Photography Is a Craft That Produces Beautiful Art
As a photographer, I am always working to improve my craft. I often wonder why I love nature photography and what is the end game for spending so much time outside excited to catch that beautiful setting. I used to feel like I had to justify the time spent, what's the end game, now almost 50 years old I’ve realized how fortunate I am in life to close my eyes and bring any one of the hundreds of scenic memories back to the forefront of my mind, always something vivid to remember and appreciate. The preparation, the travel, the setup, the capture, the production, all result in an amazing moment in time with nature. Nothing is more admirable than bringing a vision to life.
As an eight-year-old kid, I watched Bob Ross oil paint fantastic, fine art, nature scenes from his recollection from his time in Alaska. He used brushes and oils to deliver beauty on canvas. I see photography as fine art, similar, rather the camera is the brush, each photographer choosing their own tools or camera/lens to capture the right light. Then applying artistic digital skills, inks, and the right mediums to deliver pieces that leave the beholder amazed.
For me, photography is the best method to create as we can capture beautiful scenes and the locations are absolute. Photography makes places accessible for all, using modern-day tools which capture light measured in split seconds. That light holds a composition, the subject which becomes the skillful work ahead. Using digital technology to edit, I deliver my fine art vision in High Dynamic Range or HDR photography to display nature in crisp, colorful light which leaves viewers yearning to visit and invest in a stunning scene. And then, only then, if you’ve done your work, you commit the ink to the mediums; Paper, Canvas, Acrylic, Metal to make the photography fine art come to life. For me, that is what I consider art.
The Craft & Art of Photography
Like painters, some photographers pick up a camera and have the natural, self-taught, ability and understand light, composition, and intriguing subjects, others work a lifetime to achieve remarkable results. What you learn of the camera is a craft - the right tools and level of desire to get lost in creation. It's love and dedication you put into the things you make, the work you put in, the energy, and time. It’s the camera and lenses you select and how you use your gear that makes photography a craft, which is both cognitive and muscle memory. It's what we typically continue to learn and teach through our progress. Perfecting your craft can mean either perfecting a genre, for my landscapes, and for others having the ability to master any shot at any time without fear of gear - a true master of operations.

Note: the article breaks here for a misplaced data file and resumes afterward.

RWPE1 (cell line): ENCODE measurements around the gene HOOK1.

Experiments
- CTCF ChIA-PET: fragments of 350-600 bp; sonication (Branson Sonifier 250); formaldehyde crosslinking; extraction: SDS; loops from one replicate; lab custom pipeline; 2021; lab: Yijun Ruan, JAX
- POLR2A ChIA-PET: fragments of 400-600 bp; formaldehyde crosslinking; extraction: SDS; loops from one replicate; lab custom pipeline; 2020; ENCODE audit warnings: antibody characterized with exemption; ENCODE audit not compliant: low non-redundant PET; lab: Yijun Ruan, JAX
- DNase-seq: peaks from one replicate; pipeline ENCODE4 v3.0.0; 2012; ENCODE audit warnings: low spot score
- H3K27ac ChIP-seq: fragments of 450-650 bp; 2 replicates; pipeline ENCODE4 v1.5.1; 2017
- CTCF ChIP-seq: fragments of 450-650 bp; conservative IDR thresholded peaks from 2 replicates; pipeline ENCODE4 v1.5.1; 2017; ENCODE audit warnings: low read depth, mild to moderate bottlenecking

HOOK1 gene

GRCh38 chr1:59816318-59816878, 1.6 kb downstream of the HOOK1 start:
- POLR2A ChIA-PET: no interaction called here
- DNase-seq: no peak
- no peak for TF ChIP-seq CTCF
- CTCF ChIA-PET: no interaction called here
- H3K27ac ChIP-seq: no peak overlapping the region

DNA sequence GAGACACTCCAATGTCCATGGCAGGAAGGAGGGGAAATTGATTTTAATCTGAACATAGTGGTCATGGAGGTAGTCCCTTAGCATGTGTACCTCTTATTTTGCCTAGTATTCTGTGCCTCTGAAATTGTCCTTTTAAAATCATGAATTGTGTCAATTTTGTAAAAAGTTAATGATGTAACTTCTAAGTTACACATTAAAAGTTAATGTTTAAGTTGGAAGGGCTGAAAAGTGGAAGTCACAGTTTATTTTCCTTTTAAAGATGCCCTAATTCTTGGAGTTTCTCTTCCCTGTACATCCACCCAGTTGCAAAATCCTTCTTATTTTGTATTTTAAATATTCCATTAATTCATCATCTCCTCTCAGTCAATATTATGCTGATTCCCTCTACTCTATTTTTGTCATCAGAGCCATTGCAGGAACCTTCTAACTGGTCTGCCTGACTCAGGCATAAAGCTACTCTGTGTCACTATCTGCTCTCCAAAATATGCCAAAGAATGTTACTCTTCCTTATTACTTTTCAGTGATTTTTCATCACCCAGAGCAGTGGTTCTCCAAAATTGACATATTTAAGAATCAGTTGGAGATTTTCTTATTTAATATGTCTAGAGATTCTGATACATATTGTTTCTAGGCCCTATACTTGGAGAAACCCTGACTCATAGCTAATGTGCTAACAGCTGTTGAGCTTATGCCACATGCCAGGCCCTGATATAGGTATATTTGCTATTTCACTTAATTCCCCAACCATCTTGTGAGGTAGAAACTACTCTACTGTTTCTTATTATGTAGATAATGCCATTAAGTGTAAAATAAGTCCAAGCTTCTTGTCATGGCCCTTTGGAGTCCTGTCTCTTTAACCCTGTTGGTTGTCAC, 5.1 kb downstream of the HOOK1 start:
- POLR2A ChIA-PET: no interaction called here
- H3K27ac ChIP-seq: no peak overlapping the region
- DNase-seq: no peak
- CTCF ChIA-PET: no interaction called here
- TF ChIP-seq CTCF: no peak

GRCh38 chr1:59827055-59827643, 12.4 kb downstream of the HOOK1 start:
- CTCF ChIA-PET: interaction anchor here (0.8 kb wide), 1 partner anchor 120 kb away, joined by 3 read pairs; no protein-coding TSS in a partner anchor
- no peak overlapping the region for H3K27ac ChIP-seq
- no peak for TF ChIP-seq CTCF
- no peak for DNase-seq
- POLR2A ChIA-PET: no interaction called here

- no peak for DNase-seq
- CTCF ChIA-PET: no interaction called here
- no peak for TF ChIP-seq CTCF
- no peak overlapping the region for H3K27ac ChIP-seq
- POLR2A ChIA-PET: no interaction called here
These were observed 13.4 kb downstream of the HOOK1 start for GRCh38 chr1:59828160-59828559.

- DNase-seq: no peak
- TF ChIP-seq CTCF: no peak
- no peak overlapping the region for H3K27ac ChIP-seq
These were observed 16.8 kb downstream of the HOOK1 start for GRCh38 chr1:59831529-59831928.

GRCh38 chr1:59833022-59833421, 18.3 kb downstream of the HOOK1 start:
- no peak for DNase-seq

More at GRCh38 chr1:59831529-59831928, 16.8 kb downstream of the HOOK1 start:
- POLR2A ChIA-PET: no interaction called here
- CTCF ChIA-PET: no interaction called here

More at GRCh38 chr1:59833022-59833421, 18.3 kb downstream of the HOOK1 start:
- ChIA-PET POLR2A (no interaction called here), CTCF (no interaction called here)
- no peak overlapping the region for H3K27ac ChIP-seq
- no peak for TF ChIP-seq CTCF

Once you’ve learned the craft and work to perfect the craft, you’ll really understand how to see a potential shot and make a vision. For me, that is the art side or how you take your vision and express it for others to enjoy. It's who you are; The framing, the colors, the emotion, and the motion, those are the things that make you want to look at a photo repeatedly. It’s what makes your images different from everyone else. It’s your unique style, subject choice, composition, and final delivery which says this is something worth investing in to enjoy every day. Photography helps a photographer capture a location for life and allows an investor to be somewhere they’ve never been, or can’t go, or something as simple as invoking memories of a time past to places familiar.
To me, yes, photography is art. It's a debate that goes on and will continue to go on but it's what you believe as worthy and what evokes an emotion. However, what holds true is art is fueled by the craft and the craft delivers the art but none of this matters if it's not shared, admired, and arguably talked about. That's my motivation for offering fine art photography, I want to create pieces that you can and want to look at every day. Each piece has a story and displays a culmination of planning, effort, and passion from the photographer/artist.
In the end, you want to offer your work, for purchase, to people who love the moment in time. Some buy appreciating the effort in the craft and some purchase for the final image, the art. Either way, you are creating and delivering value that will last a lifetime on a wall. Beautiful landscapes done well are timeless.